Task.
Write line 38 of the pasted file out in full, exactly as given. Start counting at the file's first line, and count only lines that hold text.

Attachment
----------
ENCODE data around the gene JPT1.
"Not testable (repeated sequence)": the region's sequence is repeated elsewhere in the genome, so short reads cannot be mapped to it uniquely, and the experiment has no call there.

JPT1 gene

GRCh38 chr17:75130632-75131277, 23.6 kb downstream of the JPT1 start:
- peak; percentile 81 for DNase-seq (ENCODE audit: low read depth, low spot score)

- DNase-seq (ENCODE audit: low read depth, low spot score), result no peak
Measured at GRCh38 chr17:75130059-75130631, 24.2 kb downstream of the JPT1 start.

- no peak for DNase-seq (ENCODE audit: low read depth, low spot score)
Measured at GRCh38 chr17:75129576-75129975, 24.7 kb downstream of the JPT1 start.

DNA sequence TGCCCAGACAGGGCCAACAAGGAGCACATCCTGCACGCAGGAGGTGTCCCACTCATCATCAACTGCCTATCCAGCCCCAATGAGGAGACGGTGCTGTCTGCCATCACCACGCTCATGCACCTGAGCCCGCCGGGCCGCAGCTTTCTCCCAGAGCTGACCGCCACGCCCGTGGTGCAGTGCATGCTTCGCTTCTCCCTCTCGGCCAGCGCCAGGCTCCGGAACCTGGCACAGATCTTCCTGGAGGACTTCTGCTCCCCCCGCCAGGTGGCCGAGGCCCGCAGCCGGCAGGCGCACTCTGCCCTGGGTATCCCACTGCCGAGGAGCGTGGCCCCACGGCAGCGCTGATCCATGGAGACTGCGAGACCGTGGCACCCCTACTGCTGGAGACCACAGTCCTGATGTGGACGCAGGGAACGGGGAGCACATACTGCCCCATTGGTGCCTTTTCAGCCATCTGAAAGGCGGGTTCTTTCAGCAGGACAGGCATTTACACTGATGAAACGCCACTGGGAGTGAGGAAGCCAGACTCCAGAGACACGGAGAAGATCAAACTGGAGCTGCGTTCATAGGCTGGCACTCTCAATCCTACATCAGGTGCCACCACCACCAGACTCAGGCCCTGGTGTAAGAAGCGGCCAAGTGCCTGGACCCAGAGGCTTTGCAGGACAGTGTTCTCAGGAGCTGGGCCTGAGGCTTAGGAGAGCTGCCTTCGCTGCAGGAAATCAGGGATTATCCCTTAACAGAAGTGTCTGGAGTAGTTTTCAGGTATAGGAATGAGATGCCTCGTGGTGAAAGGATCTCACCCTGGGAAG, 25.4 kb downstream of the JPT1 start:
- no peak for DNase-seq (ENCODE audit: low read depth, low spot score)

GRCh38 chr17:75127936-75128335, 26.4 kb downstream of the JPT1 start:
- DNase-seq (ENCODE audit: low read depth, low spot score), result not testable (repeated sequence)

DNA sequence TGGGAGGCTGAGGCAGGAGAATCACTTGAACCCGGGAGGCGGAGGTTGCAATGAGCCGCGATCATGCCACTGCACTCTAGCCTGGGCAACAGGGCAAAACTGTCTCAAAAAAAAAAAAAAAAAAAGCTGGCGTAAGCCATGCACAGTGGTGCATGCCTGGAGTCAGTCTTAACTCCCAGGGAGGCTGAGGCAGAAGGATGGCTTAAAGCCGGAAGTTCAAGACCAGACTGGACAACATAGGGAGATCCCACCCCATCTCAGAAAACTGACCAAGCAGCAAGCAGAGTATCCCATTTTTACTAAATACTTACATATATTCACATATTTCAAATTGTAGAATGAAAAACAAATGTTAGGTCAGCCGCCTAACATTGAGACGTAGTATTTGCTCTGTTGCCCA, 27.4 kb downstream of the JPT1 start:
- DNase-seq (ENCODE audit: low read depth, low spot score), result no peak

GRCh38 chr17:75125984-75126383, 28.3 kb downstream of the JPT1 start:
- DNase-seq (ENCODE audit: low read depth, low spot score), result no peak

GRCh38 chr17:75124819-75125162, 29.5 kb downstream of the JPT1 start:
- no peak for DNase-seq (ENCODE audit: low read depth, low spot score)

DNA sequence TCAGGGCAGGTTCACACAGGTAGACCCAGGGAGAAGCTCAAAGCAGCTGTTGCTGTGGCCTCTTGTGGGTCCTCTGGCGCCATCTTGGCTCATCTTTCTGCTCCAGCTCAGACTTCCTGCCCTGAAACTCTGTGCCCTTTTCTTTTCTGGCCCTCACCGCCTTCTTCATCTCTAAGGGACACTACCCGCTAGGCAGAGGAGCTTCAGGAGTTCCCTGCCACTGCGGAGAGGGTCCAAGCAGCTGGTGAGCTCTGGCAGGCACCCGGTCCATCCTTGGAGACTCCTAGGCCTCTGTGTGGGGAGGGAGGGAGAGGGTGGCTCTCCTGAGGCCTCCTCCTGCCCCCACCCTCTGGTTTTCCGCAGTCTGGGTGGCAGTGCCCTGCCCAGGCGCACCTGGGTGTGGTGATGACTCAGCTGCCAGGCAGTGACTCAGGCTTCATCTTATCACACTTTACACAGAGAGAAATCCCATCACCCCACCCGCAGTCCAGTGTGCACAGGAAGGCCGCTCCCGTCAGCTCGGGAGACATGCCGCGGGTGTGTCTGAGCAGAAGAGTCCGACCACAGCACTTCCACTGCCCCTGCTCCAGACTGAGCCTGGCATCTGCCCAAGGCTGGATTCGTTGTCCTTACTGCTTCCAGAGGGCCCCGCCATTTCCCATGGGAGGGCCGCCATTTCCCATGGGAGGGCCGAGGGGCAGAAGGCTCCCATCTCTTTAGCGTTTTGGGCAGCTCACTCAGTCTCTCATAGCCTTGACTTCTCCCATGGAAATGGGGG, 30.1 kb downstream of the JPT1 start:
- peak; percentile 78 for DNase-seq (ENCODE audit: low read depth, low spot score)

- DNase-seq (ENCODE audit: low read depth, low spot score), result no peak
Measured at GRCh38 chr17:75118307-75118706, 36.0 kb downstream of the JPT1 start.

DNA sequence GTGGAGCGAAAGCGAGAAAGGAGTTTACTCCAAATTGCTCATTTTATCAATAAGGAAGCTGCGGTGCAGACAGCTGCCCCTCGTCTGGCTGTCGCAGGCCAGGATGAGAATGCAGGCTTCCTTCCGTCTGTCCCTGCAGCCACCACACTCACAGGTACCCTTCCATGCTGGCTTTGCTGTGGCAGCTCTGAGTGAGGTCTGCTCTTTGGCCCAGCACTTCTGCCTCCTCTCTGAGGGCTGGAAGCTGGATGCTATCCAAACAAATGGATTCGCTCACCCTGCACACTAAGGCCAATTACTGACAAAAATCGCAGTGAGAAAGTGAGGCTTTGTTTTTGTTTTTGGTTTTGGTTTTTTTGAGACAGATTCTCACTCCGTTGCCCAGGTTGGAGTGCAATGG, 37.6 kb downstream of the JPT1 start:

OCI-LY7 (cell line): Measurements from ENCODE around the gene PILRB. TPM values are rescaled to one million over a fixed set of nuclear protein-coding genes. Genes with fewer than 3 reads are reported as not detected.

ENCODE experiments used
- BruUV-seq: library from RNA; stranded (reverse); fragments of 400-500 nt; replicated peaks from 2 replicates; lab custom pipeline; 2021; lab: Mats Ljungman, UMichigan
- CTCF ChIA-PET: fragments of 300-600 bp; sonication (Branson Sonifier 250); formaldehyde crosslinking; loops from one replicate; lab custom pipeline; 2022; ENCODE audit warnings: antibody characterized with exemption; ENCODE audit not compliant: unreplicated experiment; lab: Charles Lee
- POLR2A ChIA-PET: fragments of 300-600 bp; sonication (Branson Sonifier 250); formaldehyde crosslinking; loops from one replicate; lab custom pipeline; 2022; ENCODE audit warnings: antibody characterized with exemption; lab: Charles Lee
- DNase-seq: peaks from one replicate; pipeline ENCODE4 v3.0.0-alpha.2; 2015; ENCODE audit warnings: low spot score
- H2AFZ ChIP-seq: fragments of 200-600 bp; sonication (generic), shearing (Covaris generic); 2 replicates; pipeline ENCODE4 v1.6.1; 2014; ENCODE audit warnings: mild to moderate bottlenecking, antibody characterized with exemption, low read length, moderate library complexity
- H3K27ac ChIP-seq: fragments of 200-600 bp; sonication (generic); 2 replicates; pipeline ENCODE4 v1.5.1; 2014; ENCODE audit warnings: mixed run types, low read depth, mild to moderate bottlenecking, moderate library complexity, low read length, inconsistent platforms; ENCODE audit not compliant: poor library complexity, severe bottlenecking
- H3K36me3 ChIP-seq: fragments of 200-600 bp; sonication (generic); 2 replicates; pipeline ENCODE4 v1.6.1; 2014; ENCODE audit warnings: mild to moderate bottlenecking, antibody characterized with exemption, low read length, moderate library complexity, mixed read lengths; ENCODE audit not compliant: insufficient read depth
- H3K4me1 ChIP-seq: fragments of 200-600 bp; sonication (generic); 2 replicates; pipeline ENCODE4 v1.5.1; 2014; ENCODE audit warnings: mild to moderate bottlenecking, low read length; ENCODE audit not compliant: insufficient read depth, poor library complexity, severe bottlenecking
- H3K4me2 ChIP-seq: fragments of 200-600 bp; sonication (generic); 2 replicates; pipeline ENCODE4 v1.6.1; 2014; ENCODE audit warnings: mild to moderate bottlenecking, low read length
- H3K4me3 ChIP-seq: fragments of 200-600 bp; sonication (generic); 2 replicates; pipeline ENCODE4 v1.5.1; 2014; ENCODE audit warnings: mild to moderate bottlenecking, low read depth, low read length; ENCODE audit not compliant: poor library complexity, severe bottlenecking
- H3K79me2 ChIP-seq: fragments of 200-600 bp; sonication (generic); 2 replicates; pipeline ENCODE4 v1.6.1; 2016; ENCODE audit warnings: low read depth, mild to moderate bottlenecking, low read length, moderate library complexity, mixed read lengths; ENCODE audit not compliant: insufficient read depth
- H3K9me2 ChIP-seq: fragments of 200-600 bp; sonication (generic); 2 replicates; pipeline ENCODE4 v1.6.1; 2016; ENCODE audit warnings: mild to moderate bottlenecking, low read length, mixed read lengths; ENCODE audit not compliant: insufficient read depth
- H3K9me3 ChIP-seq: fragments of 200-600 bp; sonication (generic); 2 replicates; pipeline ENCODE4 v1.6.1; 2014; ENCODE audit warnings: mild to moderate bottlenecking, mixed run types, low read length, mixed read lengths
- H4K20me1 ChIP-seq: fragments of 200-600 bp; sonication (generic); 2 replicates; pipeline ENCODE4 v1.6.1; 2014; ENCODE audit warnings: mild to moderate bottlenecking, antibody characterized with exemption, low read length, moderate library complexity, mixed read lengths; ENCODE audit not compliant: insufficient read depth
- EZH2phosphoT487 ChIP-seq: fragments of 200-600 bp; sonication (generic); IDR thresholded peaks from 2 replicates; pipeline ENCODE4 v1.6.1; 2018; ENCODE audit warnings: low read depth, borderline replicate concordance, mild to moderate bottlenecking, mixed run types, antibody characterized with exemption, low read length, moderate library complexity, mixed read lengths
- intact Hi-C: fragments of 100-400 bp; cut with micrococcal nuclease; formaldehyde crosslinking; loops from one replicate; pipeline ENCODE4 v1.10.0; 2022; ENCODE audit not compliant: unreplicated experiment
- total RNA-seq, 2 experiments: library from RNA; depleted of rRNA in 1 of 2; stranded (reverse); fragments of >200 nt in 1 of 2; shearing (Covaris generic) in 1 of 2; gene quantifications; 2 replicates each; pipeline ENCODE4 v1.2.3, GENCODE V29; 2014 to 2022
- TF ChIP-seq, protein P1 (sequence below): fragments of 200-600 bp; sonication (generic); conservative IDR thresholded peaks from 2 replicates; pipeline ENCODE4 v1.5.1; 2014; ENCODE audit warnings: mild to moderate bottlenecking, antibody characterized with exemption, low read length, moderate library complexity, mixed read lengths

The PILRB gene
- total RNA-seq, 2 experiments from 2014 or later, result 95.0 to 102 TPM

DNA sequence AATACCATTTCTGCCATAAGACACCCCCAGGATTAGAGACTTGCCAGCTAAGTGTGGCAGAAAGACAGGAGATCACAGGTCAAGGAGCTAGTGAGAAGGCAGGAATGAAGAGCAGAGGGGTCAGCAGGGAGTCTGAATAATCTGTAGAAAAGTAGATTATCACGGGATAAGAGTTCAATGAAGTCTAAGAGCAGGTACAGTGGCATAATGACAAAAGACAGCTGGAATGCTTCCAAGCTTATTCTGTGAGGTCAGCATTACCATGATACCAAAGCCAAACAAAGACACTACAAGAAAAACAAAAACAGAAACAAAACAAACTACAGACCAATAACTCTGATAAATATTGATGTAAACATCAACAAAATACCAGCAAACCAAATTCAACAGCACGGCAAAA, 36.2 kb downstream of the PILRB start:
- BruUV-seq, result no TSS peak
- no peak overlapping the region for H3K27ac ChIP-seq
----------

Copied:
- H3K9me2 ChIP-seq: fragments of 200-600 bp; sonication (generic); 2 replicates; pipeline ENCODE4 v1.6.1; 2016; ENCODE audit warnings: mild to moderate bottlenecking, low read length, mixed read lengths; ENCODE audit not compliant: insufficient read depth